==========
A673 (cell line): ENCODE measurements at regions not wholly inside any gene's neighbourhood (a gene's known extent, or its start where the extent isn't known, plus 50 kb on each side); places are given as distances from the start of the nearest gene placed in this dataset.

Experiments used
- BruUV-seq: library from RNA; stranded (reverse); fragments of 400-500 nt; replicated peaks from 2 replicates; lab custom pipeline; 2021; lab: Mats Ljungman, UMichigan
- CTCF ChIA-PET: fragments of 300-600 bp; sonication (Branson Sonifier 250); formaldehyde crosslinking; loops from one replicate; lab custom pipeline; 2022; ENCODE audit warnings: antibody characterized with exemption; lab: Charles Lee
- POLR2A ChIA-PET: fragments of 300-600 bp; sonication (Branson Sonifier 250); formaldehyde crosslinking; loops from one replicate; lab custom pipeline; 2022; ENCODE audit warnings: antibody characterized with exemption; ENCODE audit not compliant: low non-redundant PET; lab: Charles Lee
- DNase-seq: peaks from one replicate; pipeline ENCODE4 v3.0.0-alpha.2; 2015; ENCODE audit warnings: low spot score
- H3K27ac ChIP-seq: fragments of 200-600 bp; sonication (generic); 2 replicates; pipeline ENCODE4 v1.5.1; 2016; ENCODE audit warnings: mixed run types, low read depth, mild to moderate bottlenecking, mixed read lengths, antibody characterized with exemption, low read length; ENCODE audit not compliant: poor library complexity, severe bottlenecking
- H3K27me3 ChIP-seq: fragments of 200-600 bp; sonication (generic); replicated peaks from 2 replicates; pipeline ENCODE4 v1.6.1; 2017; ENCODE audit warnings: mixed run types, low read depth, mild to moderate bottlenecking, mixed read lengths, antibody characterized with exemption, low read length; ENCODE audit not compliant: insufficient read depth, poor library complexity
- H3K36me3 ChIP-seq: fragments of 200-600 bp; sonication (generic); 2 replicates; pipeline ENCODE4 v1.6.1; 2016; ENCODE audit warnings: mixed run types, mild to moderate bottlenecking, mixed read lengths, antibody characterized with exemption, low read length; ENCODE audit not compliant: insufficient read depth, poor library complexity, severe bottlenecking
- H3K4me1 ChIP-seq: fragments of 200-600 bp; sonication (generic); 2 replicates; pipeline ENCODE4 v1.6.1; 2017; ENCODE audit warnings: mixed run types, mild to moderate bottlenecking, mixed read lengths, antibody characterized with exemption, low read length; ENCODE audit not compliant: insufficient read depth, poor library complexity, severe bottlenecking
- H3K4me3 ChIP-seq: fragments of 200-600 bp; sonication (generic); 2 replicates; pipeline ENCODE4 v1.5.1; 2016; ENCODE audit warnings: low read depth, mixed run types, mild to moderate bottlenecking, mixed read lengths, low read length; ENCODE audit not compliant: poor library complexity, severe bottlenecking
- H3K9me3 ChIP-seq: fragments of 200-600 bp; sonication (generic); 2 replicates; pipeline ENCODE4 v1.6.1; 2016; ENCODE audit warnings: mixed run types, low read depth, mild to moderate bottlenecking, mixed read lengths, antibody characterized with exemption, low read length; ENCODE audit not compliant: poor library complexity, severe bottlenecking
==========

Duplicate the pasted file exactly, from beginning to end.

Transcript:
A673 (cell line): ENCODE measurements at regions not wholly inside any gene's neighbourhood (a gene's known extent, or its start where the extent isn't known, plus 50 kb on each side); places are given as distances from the start of the nearest gene placed in this dataset.

Experiments used
- BruUV-seq: library from RNA; stranded (reverse); fragments of 400-500 nt; replicated peaks from 2 replicates; lab custom pipeline; 2021; lab: Mats Ljungman, UMichigan
- CTCF ChIA-PET: fragments of 300-600 bp; sonication (Branson Sonifier 250); formaldehyde crosslinking; loops from one replicate; lab custom pipeline; 2022; ENCODE audit warnings: antibody characterized with exemption; lab: Charles Lee
- POLR2A ChIA-PET: fragments of 300-600 bp; sonication (Branson Sonifier 250); formaldehyde crosslinking; loops from one replicate; lab custom pipeline; 2022; ENCODE audit warnings: antibody characterized with exemption; ENCODE audit not compliant: low non-redundant PET; lab: Charles Lee
- DNase-seq: peaks from one replicate; pipeline ENCODE4 v3.0.0-alpha.2; 2015; ENCODE audit warnings: low spot score
- H3K27ac ChIP-seq: fragments of 200-600 bp; sonication (generic); 2 replicates; pipeline ENCODE4 v1.5.1; 2016; ENCODE audit warnings: mixed run types, low read depth, mild to moderate bottlenecking, mixed read lengths, antibody characterized with exemption, low read length; ENCODE audit not compliant: poor library complexity, severe bottlenecking
- H3K27me3 ChIP-seq: fragments of 200-600 bp; sonication (generic); replicated peaks from 2 replicates; pipeline ENCODE4 v1.6.1; 2017; ENCODE audit warnings: mixed run types, low read depth, mild to moderate bottlenecking, mixed read lengths, antibody characterized with exemption, low read length; ENCODE audit not compliant: insufficient read depth, poor library complexity
- H3K36me3 ChIP-seq: fragments of 200-600 bp; sonication (generic); 2 replicates; pipeline ENCODE4 v1.6.1; 2016; ENCODE audit warnings: mixed run types, mild to moderate bottlenecking, mixed read lengths, antibody characterized with exemption, low read length; ENCODE audit not compliant: insufficient read depth, poor library complexity, severe bottlenecking
- H3K4me1 ChIP-seq: fragments of 200-600 bp; sonication (generic); 2 replicates; pipeline ENCODE4 v1.6.1; 2017; ENCODE audit warnings: mixed run types, mild to moderate bottlenecking, mixed read lengths, antibody characterized with exemption, low read length; ENCODE audit not compliant: insufficient read depth, poor library complexity, severe bottlenecking
- H3K4me3 ChIP-seq: fragments of 200-600 bp; sonication (generic); 2 replicates; pipeline ENCODE4 v1.5.1; 2016; ENCODE audit warnings: low read depth, mixed run types, mild to moderate bottlenecking, mixed read lengths, low read length; ENCODE audit not compliant: poor library complexity, severe bottlenecking
- H3K9me3 ChIP-seq: fragments of 200-600 bp; sonication (generic); 2 replicates; pipeline ENCODE4 v1.6.1; 2016; ENCODE audit warnings: mixed run types, low read depth, mild to moderate bottlenecking, mixed read lengths, antibody characterized with exemption, low read length; ENCODE audit not compliant: poor library complexity, severe bottlenecking